“That makes us enemies,” said Chester, his voice darkening.
“So did you die in combat, too?” asked Johan, trying to find common ground.
“No, I never even saw action,” reported Chester. “I joined up in early ’45 and it was all over before we were deployed. I didn’t get the chance to kick your ass.”
“So, what happened?” asked Johan. “Since I was raised, I have not met another former serviceman, yet alone from the same time as me.”
“You don’t know?” Chester raised his eyebrows and let out a mocking, fake laugh.
“No.” said Johan and quickly raised his hands. “Actually stop. I don’t want to know. I don’t need to know. It won’t help either of us to dig all that back up again. We are here and we are not at war, and that is enough for me.”
“Sure, but actually I think you need to know that you lost,” said Chester.
Johan scowled at Chester, suddenly feeling a rush of hatred toward him.
“For fuck’s sake man!” he yelled angrily. “I said I didn’t want to know!”
“Yeah, well listen up buddy, you need to know. You need to know that the Axis powers killed millions of Jews. You need to know that your fascist insanity plunged the world into an apocalyptic war that killed countless people.”
Chester temper was rising.
“You Nazi scumbag! You know what? I am glad my friends bombed your cities into dust and killed your friends and family. You deserved it.”
Johan felt crushed.
“Fuck you, Nazi,” he spat and walked off at pace, only turning around to put up a middle finger.
Johan was torn as to whether to pursue Chester and try and explain that he was never a member of the Nazi party and had been conscripted into the army straight from school. He had so many questions boiling in his brain about the war and how Hitler had lost and wanted to know more about what he’d said about the Jews and how the allies had bombed the Axis countries. Instead, Johan hung his head and imagined a dark wave several stories high racing toward him. He wished desperately that he wasn’t alone at that moment.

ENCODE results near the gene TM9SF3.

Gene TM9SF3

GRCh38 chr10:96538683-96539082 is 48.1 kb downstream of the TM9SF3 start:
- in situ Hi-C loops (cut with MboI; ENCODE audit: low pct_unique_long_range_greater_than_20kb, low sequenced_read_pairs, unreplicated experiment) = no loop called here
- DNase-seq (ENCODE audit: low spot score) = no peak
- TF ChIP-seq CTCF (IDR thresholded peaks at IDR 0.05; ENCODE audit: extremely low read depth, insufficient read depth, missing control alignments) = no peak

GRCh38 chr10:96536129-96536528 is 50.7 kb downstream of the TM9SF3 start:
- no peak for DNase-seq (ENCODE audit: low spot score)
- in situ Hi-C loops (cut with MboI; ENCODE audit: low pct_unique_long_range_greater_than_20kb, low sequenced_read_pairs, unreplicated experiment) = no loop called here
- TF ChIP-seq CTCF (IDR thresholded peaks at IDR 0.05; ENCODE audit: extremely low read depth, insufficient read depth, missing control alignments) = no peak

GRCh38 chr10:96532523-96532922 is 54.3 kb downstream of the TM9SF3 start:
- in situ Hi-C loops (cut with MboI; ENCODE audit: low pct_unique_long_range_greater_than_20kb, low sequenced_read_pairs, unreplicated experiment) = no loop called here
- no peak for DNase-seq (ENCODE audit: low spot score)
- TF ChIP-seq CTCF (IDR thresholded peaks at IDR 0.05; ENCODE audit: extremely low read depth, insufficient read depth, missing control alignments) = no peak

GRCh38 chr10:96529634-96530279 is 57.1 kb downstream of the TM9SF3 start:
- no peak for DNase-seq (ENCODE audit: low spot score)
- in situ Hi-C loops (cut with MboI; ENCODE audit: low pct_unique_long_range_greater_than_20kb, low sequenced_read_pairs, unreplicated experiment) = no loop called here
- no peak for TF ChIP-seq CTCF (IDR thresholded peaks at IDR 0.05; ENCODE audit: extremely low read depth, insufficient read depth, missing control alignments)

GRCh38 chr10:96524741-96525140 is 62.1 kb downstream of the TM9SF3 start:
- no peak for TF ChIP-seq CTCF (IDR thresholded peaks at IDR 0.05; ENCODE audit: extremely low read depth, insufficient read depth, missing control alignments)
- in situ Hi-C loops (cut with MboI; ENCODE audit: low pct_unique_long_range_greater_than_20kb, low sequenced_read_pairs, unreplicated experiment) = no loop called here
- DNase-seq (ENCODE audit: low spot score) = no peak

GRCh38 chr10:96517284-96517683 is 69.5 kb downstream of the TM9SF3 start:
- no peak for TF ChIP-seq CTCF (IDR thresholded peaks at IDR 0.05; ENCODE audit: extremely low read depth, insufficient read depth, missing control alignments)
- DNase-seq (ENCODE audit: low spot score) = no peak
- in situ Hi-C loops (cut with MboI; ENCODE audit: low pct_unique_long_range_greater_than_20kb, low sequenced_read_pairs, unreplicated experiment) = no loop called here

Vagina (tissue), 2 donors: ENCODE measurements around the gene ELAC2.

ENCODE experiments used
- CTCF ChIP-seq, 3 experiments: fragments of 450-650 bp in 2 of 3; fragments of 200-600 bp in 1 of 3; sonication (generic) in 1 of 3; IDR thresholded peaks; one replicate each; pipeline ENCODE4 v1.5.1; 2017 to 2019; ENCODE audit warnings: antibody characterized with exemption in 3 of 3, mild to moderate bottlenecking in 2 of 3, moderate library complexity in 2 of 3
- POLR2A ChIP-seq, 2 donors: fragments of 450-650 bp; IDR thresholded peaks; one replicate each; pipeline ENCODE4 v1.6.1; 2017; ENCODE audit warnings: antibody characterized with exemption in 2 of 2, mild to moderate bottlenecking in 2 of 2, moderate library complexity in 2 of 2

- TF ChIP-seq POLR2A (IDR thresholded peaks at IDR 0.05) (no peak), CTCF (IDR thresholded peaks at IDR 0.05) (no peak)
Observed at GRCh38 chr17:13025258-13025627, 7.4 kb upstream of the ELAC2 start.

Hours went by under the changing sky and Johan could see down to his new settlement. Smoke was beginning to rise from the chimneys which meant food was being prepared. Johan longed for his sister’s loving care and kindness, he also yearned to hug his parents again, but right at that moment he felt lonelier than he’d ever felt in his entire existence. Getting to his feet he resolved that he could not return to the village.
Yan shook his pillow out and laid it back on his bed, feeling a sense of satisfaction as he put the final touches on making his cottage feel like home. As he stood with his hands on his hips, he felt a familiar tug on his heart and Johan’s face appeared in his mind. Yan stepped out of his cottage and began walking around the settlement looking for Johan.
“Have you seen Johan?” he asked a group of men standing together around a roaring fire.
“That Nazi?” asked one of them.
“Oh come on, he’s better than a Nazi,” added another. “He’s a dead Nazi.”
The men laughed loudly, and Yan felt a great sense of sorrow.
“I left him in the foothills,” said Chester, who was whittling a stick. “If he’s got any wisdom he’ll stay there,” he added, not looking up.
Yan moved on quickly and began to head toward the hills in the distance. They were growing darker each minute as the daylight was dying away.